Modi govt, Twitter and the ‘unverified’ strategy of chasing that blue tick


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A nuclear weapon State, a formidable IT superpower, Asia’s second-fastest growing major economy and a thriving democracy at that — it is a no-brainer to guess what India’s global and strategic priorities would be. The obvious progression would be towards attaining a permanent membership of the United Nations Security Council. But going by the happenings of the last few weeks, much of the Narendra Modi government’s energy is being spent on writing stern letter to an Australian newspaper, figuring out the mythical toolkit behind Western media coverage of its pandemic mismanagement and chasing blue ticks of PM Modi’s new power elite.


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Strategic objective and the blue tick

Expanding soft power, influence and image management are goals that every country aspires to achieve in today’s world, even during a global pandemic. And that can happen through engaging in new-found global issues of concern — from tackling Covid challenges in collaboration with other countries to pushing “vaccine diplomacy” or even making the age-old diplomatic attempts at entering the all-powerful clubs. But the latter is a long-term goal that will take years to achieve, if at all. So as a country, what do you do in the short term for image management when you are already under the scanner for your disastrous handling of the pandemic? You fight for your membership of the blue tick club. After all, even that’s international recognition, considering Twitter has a global audience and influence. Unfollow me if I am wrong.

In the Twitter blue tick, the Modi government and its supporters seem to have found a far more formidable strategic objective to consolidate.

This past weekend, the micro-blogging site found itself at the centre of a controversy after it dropped the much sought after badge of recognition by many Twitter influencers, the blue tick verifications, from the accounts of India’s Vice President M. Venkaiah Naidu and RSS chief Mohan Bhagwat. Now that’s what you call punching above one’s weight and not knowing your limits, as the RSS-BJP supporters would say.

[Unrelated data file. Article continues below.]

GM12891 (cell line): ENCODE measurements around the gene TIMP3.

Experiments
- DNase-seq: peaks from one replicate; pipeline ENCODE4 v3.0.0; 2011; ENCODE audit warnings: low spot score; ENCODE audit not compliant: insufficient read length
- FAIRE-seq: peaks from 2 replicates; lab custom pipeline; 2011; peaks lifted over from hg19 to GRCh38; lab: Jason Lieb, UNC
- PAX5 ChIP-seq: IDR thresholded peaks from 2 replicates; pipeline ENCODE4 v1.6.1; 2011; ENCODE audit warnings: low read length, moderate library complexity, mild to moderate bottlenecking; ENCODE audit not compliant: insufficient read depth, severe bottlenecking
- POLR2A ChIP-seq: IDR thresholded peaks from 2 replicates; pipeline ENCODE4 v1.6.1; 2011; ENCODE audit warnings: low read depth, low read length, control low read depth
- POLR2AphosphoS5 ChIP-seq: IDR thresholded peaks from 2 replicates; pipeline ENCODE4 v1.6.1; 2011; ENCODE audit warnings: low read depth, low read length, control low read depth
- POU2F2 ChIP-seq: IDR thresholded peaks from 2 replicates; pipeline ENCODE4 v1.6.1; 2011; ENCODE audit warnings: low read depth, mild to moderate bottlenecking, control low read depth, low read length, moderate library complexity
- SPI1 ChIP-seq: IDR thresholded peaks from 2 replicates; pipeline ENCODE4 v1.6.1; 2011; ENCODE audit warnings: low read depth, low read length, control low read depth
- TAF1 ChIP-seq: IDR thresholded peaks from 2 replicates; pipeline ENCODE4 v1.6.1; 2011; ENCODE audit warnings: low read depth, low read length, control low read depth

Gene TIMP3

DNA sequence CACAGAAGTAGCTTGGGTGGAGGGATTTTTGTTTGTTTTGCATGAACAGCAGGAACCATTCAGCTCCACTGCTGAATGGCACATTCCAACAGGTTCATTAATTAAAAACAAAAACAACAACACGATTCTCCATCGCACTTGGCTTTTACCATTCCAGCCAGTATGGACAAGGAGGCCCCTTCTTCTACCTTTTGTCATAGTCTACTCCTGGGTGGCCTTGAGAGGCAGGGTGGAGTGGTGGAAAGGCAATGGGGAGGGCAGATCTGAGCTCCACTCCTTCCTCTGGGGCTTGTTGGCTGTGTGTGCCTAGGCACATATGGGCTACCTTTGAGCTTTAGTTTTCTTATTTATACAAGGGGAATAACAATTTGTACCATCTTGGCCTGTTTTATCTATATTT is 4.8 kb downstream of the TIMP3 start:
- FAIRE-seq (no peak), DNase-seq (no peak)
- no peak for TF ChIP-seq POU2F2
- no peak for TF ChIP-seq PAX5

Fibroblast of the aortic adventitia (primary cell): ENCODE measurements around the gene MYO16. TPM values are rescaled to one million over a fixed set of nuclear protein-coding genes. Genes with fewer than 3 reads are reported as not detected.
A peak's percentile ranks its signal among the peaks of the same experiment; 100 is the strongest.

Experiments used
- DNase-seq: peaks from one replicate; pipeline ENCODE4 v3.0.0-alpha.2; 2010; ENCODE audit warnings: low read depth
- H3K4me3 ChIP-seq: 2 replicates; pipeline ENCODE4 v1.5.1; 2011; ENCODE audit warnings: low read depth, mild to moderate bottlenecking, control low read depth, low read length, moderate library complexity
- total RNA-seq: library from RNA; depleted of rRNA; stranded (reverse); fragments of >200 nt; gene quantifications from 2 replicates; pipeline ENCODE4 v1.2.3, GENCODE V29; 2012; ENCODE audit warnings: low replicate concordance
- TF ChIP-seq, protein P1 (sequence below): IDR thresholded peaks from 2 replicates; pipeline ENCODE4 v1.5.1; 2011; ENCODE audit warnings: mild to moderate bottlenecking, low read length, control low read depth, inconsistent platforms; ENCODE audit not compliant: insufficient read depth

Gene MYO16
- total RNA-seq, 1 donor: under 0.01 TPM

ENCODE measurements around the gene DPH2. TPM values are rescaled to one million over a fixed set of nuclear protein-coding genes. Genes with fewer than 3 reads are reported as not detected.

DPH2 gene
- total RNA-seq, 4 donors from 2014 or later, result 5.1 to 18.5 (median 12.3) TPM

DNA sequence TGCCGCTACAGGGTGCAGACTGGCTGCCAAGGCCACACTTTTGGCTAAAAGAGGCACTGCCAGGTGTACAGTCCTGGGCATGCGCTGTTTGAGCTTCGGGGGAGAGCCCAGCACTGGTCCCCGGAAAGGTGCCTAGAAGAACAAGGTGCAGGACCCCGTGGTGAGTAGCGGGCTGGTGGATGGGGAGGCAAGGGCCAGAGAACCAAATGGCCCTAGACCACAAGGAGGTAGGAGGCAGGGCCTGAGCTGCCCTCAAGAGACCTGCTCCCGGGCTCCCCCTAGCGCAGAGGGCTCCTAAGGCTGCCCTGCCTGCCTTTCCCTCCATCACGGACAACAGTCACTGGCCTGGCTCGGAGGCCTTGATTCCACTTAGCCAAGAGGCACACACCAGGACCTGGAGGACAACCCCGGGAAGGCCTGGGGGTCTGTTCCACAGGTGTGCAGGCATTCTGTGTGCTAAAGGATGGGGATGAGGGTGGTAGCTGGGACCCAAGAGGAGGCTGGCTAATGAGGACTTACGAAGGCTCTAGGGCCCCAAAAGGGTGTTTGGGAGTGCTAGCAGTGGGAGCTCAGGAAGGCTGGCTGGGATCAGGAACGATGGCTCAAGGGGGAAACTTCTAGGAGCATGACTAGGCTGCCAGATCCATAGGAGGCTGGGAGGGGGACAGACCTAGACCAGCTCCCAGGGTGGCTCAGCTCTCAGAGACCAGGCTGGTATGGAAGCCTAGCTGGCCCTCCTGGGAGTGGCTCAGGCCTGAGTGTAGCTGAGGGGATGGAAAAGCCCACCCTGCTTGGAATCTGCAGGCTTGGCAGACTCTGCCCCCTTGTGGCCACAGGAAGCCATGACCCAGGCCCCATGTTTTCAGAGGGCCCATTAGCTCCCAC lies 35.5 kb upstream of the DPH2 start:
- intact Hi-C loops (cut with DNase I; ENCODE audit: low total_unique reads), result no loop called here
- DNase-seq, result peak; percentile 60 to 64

The social media giant’s policy behind removing verifications from inactive accounts is sound enough and the restoration of these blue ticks was swift, but what was concerning was the outcry over this incident.

NDTV, for instance, quoted government sources stating that the social media company “wants to test India’s patience”, while pro-government accounts were quick to call out Twitter for this supposedly terrible injustice.

Why is a country with over 1.3 billion people going after the tiny blue bird and its blue tick? The answer is that it is a new political system that lives on and buys Twitter and WhatsApp. They have weaponised both and now don’t want to lose a game they have perfected.

Not everyone is Kangana Ranaut. Why suggest moving to Koo as a mark of protest when you can lambast the San Francisco-headquartered company while still using its platform?


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IT rules spillover effect?

In isolation, this may just seem like a few fringe individuals making a lot of noise, but Twitter and the Modi government have been engaged in controversy for months now, ever since the government released “new rules for digital media platforms and intermediaries” in February. With the deadline for complying with the new rules expiring on 25 May, the spat is now out in the open, for everyone to read. No more ‘DMing’ is what the government and its supporters are saying.

Particularly amusing, and alarming, was Delhi Police’s raid on Twitter India offices after the “manipulated media” incident, only to find the buildings empty as all its employees were working from home.

A fitting response to a farcical situation. The strategic priorities of the people running the country during a pandemic have not only been laid bare, but have provided useful ammo for the opposition, as Rahul Gandhi and Nawab Malik found out in the past few days.

But then, in this era of social media-driven, Trumpian politics, wouldn’t the Congress party have reacted with the same anger and ferocity if one of the Gandhi siblings were robbed of their blue-ness? 

Views are personal.

(Edited by Anurag Chaubey)

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